Total Security in the USE: A Social Security Game Continued
Total Security on Planet Elsinore: a Social Security Thought Game (Part 1) – Set the gameboard and initial rules for Total Security or TS for short. To recap the USE a democratic republic polity on Planet Elsinore has a long established government retirement security program called Total Security paid for by an across the income spectrum 10% tax with no exceptions or exclusions.
In Part One it was posited that the TS-tees in their most recent Annual Report had reported a medium term funding gap equaling 2% of income. Absent an increase they projected a 20% cut in benefit in Year 20. The question bruited was whether there was a priori any argument for taking that whole increase in the first year as against phasing it in. Even though the latter move would mean a deferral of certain revenues that would otherwise have been raised early to the end of the process. And nobody came up with any defense of taking the increase immediately as opposed to phasing. (But feel free to address it in this comment thread).
In Part Two I am going to suggest that the actual response of the USE-rs was to do nothing in Year 1. The Whys are unimportant here, we could posit that they had a one time 2% war tax instead and decided not to double down when the cost of deferral was so small, but lets say it just happened.
Now the expectation of the reslts of this deferral would be a slightly larger gap over years 2-20 to compensate for the Cost of Inactivity. But as it happens the TS-tees come back in the next year’s Report and project exactly the same 2% gap going forward. All of a sudden a game that was pretty static gains a dynamic aspect. More below the fold.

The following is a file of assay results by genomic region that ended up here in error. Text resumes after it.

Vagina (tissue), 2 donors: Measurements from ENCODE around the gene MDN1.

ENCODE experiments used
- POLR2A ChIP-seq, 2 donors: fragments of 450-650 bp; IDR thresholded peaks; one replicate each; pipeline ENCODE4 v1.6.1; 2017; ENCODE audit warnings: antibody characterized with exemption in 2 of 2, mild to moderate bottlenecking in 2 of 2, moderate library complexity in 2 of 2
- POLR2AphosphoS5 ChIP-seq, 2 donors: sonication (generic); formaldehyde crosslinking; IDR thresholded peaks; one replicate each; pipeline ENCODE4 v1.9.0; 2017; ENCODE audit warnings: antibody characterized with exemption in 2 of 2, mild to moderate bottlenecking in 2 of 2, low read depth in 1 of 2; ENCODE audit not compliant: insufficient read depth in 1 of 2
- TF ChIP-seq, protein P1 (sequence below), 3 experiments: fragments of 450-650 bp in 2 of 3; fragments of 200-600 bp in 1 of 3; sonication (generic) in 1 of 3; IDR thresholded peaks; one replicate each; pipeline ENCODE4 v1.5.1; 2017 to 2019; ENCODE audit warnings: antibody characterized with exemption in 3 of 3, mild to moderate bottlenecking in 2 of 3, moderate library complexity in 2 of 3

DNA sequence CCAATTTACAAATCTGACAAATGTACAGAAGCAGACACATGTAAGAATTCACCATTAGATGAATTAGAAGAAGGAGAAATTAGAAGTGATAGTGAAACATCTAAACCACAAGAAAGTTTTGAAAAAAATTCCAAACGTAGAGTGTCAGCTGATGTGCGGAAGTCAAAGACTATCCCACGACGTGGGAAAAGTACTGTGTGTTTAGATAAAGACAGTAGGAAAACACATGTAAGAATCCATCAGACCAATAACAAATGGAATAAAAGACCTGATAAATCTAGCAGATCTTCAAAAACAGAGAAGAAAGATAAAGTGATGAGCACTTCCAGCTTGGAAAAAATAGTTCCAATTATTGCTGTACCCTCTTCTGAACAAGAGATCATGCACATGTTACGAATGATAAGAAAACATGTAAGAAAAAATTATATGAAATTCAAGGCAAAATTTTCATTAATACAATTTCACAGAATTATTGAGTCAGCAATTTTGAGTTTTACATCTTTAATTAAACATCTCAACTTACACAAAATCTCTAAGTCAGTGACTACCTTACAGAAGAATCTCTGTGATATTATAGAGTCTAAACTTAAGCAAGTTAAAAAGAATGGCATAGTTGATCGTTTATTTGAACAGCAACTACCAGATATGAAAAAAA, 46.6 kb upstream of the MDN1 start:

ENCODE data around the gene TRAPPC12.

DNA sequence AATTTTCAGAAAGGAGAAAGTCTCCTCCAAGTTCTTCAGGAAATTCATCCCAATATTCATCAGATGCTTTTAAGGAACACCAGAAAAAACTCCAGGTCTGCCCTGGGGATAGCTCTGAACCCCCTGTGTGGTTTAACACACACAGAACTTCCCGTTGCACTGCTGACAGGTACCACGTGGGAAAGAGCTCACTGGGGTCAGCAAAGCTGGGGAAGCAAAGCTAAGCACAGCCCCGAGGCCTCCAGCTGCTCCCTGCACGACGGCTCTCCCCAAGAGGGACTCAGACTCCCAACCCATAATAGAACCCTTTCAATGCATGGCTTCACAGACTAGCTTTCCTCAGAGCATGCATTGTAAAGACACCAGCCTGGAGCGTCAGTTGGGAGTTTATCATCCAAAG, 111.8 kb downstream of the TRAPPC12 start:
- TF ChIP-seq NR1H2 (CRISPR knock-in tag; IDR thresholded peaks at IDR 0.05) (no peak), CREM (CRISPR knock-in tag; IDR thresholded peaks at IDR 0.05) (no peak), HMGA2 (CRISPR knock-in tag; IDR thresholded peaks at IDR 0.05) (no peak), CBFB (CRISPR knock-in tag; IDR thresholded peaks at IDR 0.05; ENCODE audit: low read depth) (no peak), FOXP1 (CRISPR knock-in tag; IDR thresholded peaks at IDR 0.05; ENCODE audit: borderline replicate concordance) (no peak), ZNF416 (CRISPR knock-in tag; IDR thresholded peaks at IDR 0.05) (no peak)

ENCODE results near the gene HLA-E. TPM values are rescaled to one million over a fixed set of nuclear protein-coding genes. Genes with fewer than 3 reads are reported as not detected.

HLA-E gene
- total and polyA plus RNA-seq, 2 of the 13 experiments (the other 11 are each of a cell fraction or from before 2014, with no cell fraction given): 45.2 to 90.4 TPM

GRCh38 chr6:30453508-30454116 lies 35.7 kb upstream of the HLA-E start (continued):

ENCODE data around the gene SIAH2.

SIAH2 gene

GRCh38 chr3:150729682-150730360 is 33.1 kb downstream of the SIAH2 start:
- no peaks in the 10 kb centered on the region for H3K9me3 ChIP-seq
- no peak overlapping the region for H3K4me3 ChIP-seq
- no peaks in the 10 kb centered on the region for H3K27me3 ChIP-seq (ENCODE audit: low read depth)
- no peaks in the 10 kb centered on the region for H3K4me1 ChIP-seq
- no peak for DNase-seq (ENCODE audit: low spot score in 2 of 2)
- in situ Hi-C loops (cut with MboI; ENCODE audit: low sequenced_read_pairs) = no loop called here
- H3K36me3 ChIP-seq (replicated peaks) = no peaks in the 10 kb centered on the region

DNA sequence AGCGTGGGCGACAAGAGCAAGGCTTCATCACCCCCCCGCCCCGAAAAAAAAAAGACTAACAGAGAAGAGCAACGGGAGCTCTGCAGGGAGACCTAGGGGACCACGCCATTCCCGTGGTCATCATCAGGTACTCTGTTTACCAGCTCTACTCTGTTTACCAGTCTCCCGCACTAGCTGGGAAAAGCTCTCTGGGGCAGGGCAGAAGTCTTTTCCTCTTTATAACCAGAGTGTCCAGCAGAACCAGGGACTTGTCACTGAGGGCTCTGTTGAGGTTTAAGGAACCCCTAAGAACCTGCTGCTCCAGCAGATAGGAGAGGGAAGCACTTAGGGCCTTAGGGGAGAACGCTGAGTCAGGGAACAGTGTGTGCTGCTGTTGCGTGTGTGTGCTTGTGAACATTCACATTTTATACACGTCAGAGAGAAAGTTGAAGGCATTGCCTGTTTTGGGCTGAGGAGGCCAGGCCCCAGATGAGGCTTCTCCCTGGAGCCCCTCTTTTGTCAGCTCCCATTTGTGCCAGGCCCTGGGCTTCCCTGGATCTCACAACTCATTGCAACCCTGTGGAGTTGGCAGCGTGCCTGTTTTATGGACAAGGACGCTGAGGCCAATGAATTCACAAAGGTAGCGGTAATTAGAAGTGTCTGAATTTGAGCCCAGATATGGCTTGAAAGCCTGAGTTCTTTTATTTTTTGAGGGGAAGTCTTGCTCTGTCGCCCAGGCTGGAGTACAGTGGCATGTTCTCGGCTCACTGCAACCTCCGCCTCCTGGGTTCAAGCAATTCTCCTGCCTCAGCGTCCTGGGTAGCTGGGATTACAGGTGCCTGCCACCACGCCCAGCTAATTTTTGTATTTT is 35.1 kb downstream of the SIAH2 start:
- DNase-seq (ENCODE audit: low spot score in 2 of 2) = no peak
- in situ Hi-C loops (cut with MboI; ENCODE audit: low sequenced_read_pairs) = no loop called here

Now the easy first conclusion is that this result is a clear rebuke to the ‘sooner is better than later’ crowd, because at least for this year that was not true. Instead income earner in the USE pocketed either a 2% ‘tax break’ or whatever amount would have been phased in during Year One. That is it was a clear win for everyone, at least in monetary terms. And nothing was harmed. But for a logical people like the Elsinorians it raises some questions as to the ‘why’. Was this just a one time event not likely to be repeated? If so we can just replay the game from Part 1. But unless we can establish to total satisfaction that this was just a one time event and not a fault in the TS-tees model we have introduced an element of doubt and probabiity calculations into the game. Because the possibility of a better than projected outcome in Year 2 is obviously more than 0. As of course might be the possibiity of a worse than projected outcome. But either way you can’t argue that just taking the 2% hit in Year One was obviously correct.
On the other hand we might here have opened a sliver of daylight in favor of rolling the dice on Nothing and just defer any action for Year Two as well. IF it doesn’t work out you could simply backfill any gap with the retained earnings from doing Nothing for Year One. But what if the bet pays off bigtime and the next Annual Report STILL just shows a 2% gap going forward? Well the citizens of USE end up pocketing another 2% of income on net. And might well start casting some doubt onto the model used by the TS-tees after it failing two years in a row. Not to mention entertaining the idea of betting on Nothing for one more year. And there is where the game calculations get interesting. Because even if the needed tax for Year Four after three years of inaction comes in above 2% it wouldn’t necessarily offset the pocketed gains over any of the short, medium or long term and wouldn’t until the required take over the remaining years of the first 20 reached the 40% of annual income level (20 years x 2 percentage points).
At this point the ‘Sooner is Better than Later’ people should start feeling pretty sick. Because the burden of making the case against Nothing starts falling on them. Maybe nobody can satisfactorally explain why the outcome was the way it was, but the charge against the Do Nothings of being in Denial because of ‘what everyone knows’ because ‘even the TS-tees of Total Securty say’ starts ringing pretty hollow. Because the TS-tees just piled up a three year record of Fail. And the Do Nothings have pockets full of untaxed cash.